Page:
In honor of Grandparent's Day the primary children worked together in the studio to make gluten-free cornbread muffins and a big pot of stone soup!
The children are phenomenal prep cooks and worked tirelessly cutting and dicing carrots, tomatoes, onions, herbs and celery for the soup.  We left the soup cooking overnight in the crockpot and when we arrived the next morning the school smelled delicious!
Then we hosted grandparents, sharing stone soup and our gratitude's with one another in grand CGMS style.
Even the toddlers were interested and we passed some soup onto them.
It was another wonderful grandparent's day to be remembered.

To make the soup at home:
Add three stones to a large pot top with broth, presoaked beans (1 lb of your choosing soaked 8 hours), diced carrots, celery, onion, tomatoes, cilantro and cook in crock pot for 8 hours on low.  Stir in salt, cumin and pepper to taste.  Enjoy

mashing beans, making burritos and eating them with toddlers

The toddlers are such fabulously adventurous chefs.  We spent an afternoon smashing and mashing pinto beans with hands and tools until we had a beautiful toddler version of refried beans.
And then we worked together to make burritos, layering beans and cheese over flour tortillas before rolling them onto a baking sheet destined for the oven.
It was a real crowd pleaser!!! 

Monday, November 24, 2014

beans fabulous beans!

 Beans have continued to take on a wide appeal in the studio, offering opportunities for mixed media sculptures, categorizing, counting, cooking and more.  Several children spontaneously began grading the beans by size.
Which offered a perfect segue into some of the Montessori grading works available in the classrooms.
 We soaked garbanzo beans and made hummus in both the morning and afternoon class.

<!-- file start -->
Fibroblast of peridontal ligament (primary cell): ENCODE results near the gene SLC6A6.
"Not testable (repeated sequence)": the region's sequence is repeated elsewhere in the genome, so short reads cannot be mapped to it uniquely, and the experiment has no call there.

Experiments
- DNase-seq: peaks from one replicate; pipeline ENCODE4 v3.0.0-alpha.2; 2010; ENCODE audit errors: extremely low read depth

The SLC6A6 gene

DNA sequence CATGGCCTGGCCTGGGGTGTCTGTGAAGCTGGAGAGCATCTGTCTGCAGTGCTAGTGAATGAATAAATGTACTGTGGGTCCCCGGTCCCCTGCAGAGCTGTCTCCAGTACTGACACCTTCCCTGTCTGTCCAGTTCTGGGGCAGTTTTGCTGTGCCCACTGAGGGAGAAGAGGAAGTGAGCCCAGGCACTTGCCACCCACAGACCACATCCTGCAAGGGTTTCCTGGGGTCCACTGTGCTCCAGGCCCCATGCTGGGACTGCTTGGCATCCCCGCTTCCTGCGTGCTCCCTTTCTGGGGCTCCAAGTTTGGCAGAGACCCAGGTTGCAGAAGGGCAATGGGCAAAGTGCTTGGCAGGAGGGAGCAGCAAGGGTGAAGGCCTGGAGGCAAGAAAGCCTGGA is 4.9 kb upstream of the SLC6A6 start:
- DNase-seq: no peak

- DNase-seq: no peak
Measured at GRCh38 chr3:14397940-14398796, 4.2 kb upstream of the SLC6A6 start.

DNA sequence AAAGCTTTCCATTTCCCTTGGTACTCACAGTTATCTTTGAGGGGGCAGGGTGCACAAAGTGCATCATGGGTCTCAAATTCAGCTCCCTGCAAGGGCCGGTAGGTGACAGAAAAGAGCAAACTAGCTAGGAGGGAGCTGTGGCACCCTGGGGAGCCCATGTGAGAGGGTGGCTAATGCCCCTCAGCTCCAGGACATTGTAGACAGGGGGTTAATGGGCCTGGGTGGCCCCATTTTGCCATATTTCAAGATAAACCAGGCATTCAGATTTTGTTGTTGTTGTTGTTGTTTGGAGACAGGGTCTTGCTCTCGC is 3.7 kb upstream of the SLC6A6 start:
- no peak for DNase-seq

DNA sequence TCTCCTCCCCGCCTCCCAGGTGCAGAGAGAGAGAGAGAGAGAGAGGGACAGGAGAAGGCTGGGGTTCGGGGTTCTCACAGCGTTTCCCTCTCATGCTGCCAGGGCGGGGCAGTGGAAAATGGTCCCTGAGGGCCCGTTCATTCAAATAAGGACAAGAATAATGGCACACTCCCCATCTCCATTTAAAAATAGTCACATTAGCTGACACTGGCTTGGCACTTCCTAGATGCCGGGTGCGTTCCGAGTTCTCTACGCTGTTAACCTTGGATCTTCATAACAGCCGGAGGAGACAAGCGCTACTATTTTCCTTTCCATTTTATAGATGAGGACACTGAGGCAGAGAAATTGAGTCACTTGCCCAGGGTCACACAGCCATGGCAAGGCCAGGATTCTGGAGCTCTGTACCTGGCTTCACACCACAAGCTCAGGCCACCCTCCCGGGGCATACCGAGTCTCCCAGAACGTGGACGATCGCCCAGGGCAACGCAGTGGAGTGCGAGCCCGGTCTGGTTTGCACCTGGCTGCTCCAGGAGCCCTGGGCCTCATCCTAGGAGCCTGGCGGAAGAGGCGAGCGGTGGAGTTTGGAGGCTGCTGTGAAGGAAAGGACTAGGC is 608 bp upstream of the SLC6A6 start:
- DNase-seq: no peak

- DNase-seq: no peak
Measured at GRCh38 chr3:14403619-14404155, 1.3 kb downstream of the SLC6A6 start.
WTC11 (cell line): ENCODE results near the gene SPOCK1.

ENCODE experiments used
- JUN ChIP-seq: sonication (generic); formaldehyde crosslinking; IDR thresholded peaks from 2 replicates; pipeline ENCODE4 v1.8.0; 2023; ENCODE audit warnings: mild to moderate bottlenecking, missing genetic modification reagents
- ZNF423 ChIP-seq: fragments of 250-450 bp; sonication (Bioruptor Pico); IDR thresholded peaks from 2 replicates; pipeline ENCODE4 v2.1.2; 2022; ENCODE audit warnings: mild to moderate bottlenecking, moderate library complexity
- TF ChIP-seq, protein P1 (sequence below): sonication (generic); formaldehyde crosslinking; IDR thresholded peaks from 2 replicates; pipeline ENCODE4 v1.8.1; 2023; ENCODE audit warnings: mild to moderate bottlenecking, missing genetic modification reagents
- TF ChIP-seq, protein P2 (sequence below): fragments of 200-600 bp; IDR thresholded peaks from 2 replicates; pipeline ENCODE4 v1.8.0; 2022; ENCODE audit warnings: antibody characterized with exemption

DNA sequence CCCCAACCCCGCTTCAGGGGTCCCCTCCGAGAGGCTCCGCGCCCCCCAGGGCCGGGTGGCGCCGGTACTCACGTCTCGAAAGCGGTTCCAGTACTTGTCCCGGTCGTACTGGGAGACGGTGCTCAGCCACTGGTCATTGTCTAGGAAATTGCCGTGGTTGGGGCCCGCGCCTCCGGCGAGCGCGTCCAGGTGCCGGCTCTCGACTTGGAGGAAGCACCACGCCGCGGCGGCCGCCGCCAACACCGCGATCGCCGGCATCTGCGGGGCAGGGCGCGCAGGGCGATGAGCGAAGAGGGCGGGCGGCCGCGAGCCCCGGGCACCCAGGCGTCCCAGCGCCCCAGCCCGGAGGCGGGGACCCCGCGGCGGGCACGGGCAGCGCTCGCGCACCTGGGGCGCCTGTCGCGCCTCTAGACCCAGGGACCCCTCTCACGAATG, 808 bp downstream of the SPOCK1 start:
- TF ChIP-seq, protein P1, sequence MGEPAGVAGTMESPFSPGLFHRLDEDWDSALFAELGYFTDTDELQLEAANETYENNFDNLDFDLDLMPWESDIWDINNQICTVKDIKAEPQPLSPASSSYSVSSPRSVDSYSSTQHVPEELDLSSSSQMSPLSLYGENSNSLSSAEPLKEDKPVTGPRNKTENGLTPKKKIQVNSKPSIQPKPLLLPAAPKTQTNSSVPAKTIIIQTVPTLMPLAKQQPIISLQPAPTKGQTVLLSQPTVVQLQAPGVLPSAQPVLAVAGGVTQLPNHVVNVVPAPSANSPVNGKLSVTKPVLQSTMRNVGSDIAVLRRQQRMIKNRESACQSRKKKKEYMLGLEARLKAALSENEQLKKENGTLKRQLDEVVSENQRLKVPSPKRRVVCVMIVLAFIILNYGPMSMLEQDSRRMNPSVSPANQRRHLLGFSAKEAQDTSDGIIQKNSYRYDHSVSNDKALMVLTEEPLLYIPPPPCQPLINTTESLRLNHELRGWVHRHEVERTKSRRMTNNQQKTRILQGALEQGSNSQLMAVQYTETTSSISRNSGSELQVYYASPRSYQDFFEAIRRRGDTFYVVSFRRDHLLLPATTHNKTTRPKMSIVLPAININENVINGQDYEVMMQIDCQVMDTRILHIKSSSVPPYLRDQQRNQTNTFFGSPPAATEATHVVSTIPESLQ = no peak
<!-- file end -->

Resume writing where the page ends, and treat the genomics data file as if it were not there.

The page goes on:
We also mashed pinto beans for burritos and cooked black eyed peas for sampling.
Overall, the children gave it a big thumbs up...way up!

Thursday, November 13, 2014

seeds glorious seeds!

So you may recall the seed study that began earlier in the year, well it's back!  T was in the studio examining the seed chart when he asked, "Angelina do you know how many seeds there are that you can eat?", I didn't!  So we decided to do some research!
A few others became interested in the question as well and soon we discovered a lot about the various seeds we eat, things I had never really thought about myself.
Like, did you know that beans are seeds and grains are seeds and of course nuts are seeds and corn is made up of seeds and coconuts are seeds and more.  Wow!  We were astonished as we considered all the different foods that are composed of seeds.
They recorded their findings on paper and then I remembered that I had a stash of beans tucked away in the studio.  What luck! I pulled them out of storage, much to the enthusiasm of my friends who eagerly examined the different kinds of seeds/beans.
J asked where the beans came from?  I said I didn't know that answer either.  We researched it together and again we excitedly discovered new things about seeds, like: black eyed peas are from North Africa and Mung beans are from China and the beans found in the Americas appear to have originated in Peru.  We discovered that people have been eating beans for at least 7,500 years. WOW!  Eager to communicate their new learning the children wrote down the name of each variety of bean and its place of origin.  J offered to draw the continent of origin and then he went to his classroom to procure the soft globe to examine and photograph the various regions to further our bean identification.
As class came to a close, they made the decision to host a seed-celebration in the studio!  So next week we will be making and tasting beans from various regions and we will be making corn bread (from other seeds!) and inviting other friends and classes to join in our enthusiastic seed study!
This study is a beautiful example of Reggio and Montessori working together in tandem.  The children's comfort with symbols, writing and classification along with their experience researching and expressing themselves with various tools of representation allowed this study to progress at a rapid pace.  I didn't ask them to write, they asked for paper so they could write.  I didn't ask them to find countries and continents, their experience with geography in the classrooms provided them with the necessary foundation on which to build their study.  I can hardly wait for next weeks seed celebration!!!